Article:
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Scleroderma (Systemic Sclerosis) - Clinical Immunology and Rheumatology (Arthritis) ClinicClinical Immunology and Rheumatology (Arthritis) Clinic

Scleroderma (Systemic Sclerosis)

Systemic sclerosis (SS) is an autoimmune disorder. This means it’s a condition in which the immune system attacks the body. Healthy tissue is destroyed because the immune system mistakenly thinks it’s a foreign substance or infection. There are many kinds of autoimmune disorders that can affect different body systems.

SS is characterized by changes in the texture and appearance of the skin. This is due to increased collagen production. Collagen is a component of connective tissue.

But the disorder isn’t confined to skin changes. It can affect your:

  • blood vessels
  • muscles
  • heart
  • digestive system
  • lungs
  • kidneys

Features of systemic sclerosis can appear in other autoimmune disorders. When this occurs, it’s called a mixed connective disorder.

The disease is typically seen in people 30 to 50 years old, but it can be diagnosed at any age. Women are more likely than men to be diagnosed with this condition. The symptoms and severity of the condition vary from one person to another based on the systems and organs involved.

Systemic sclerosis is also called scleroderma, progressive systemic sclerosis, or CREST syndrome. “CREST” stands for:

  • calcinosis
  • Raynaud’s phenomenon
  • esophageal dysmotility
  • sclerodactyly
  • telangiectasia

CREST syndrome is a limited form of the disorder.

Symptoms of Systemic Sclerosis

SS may only affect the skin in the early stages of the disease. You may notice your skin thickening and shiny areas developing around your mouth, nose, fingers, and other bony areas.

As the condition progresses, you may begin start to have limited movement of the affected areas. Other symptoms include:

  • hair loss
  • calcium deposits, or white lumps under the skin
  • small, dilated blood vessels under the skin’s surface
  • joint pain
  • shortness of breath
  • a dry cough
  • diarrhea
  • constipation
  • difficulty swallowing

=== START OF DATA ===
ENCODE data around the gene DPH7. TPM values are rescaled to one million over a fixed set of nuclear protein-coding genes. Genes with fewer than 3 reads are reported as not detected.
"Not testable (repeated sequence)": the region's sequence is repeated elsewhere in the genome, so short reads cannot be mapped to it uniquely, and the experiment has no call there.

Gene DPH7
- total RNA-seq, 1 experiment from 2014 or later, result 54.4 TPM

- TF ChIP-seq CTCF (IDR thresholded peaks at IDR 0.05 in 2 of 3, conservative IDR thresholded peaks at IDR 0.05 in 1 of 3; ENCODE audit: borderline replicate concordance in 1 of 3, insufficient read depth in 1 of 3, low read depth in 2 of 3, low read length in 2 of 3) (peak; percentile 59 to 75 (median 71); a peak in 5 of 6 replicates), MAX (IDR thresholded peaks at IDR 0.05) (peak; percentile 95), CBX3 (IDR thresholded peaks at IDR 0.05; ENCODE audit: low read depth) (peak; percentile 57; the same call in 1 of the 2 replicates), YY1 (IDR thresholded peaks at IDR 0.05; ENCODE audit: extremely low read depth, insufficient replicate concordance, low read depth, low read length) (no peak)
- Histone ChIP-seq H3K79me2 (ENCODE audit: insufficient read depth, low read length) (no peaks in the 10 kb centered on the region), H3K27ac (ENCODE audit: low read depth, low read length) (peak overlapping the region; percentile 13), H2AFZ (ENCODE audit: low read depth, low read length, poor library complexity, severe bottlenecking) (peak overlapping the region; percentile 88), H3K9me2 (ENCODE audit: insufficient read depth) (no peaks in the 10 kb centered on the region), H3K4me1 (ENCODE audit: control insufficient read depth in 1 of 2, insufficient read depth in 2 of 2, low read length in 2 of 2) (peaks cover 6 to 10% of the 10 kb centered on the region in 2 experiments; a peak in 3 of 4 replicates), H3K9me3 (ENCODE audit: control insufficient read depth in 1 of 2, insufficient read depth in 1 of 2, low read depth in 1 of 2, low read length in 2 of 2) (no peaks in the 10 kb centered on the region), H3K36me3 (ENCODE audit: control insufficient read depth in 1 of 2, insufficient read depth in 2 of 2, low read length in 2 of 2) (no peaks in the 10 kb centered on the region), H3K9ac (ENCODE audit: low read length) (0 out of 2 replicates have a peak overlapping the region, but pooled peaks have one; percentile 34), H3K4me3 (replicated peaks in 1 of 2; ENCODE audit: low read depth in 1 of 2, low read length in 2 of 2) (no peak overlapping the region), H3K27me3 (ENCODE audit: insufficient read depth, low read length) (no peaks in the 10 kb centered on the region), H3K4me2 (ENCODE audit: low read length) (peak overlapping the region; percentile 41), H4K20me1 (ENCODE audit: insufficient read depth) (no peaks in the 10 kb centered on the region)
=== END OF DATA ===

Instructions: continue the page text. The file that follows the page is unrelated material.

• esophageal reflux
  • abdominal bloating after meals

You may begin to experience spasms of the blood vessels in your fingers and toes. Then, your extremities may turn white and blue when you’re in the cold or feeling extreme emotional stress. This is called Raynaud’s phenomenon.

Risk Factors for Systemic Sclerosis

Risk factors that can increase your chances of developing the condition include:

  • being Native American
  • being African-American
  • being female
  • using certain chemotherapy drugs such as Bleomycin
  • being exposed to silica dust and organic solvents

Treatment for Systemic Sclerosis

Treatment can’t cure the condition, but it can help reduce symptoms and slow disease progression. Treatment is typically based on a person’s symptoms and the need to prevent complications.

Treatment for generalized symptoms may involve:

  • corticosteroids
  • immunosuppressants, such as methotrexate or Cytoxan
  • nonsteroidal anti-inflammatory drugs

Depending on your symptoms, treatment can also include:

  • blood pressure medication
  • medication to aid breathing
  • physical therapy
  • light therapy, such as ultraviolet A1 phototherapy
  • nitroglycerin ointment to treat localized areas of tightening of the skin

You can make lifestyle changes to stay healthy with scleroderma, such as avoiding smoking cigarettes, remaining physically active, and avoiding foods that trigger heartburn.